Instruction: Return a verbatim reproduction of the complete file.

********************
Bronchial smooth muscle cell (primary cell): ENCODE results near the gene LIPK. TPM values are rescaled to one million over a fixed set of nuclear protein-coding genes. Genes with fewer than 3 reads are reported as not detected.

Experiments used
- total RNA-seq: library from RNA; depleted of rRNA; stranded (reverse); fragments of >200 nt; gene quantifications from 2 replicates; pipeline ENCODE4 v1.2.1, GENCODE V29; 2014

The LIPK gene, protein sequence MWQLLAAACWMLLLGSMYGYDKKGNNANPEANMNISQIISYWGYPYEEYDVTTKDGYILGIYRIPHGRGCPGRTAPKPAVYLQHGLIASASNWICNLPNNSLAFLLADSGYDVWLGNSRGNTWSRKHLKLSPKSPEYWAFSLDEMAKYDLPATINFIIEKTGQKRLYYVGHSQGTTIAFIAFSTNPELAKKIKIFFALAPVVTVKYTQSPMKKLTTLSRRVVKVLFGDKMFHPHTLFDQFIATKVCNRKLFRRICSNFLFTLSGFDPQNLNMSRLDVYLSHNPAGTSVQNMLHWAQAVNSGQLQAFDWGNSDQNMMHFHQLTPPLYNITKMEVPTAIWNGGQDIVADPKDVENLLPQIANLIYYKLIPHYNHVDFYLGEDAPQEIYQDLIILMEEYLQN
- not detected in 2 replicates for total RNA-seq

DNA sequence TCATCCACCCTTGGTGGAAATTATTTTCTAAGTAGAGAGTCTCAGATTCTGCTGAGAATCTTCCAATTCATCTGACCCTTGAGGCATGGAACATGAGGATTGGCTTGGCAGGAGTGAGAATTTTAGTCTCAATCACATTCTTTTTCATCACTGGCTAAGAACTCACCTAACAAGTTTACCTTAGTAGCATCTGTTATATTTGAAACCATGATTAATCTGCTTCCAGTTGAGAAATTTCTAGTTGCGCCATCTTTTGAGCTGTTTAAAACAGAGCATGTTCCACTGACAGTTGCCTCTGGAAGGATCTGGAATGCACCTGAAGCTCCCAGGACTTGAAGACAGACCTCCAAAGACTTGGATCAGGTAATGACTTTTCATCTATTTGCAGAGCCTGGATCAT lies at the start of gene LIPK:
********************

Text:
Bronchial smooth muscle cell (primary cell): ENCODE results near the gene LIPK. TPM values are rescaled to one million over a fixed set of nuclear protein-coding genes. Genes with fewer than 3 reads are reported as not detected.

Experiments used
- total RNA-seq: library from RNA; depleted of rRNA; stranded (reverse); fragments of >200 nt; gene quantifications from 2 replicates; pipeline ENCODE4 v1.2.1, GENCODE V29; 2014

The LIPK gene, protein sequence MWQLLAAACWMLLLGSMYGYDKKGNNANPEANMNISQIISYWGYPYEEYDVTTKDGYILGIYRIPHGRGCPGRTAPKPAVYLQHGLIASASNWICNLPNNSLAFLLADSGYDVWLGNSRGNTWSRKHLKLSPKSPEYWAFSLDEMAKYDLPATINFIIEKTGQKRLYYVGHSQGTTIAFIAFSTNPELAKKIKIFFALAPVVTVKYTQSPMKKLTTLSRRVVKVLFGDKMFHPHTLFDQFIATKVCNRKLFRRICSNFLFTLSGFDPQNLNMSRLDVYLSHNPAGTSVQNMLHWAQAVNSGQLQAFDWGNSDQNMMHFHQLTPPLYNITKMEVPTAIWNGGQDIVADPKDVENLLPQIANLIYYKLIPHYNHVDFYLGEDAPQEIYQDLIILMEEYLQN
- not detected in 2 replicates for total RNA-seq

DNA sequence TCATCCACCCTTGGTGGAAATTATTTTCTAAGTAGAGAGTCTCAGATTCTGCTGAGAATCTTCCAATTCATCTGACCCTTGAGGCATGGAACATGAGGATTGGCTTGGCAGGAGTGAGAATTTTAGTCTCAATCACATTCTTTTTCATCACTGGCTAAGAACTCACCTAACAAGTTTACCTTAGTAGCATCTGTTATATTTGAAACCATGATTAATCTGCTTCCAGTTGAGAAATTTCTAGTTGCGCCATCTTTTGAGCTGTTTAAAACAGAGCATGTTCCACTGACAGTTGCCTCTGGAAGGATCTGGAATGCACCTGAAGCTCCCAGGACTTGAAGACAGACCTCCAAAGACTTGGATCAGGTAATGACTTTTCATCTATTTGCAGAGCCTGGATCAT lies at the start of gene LIPK: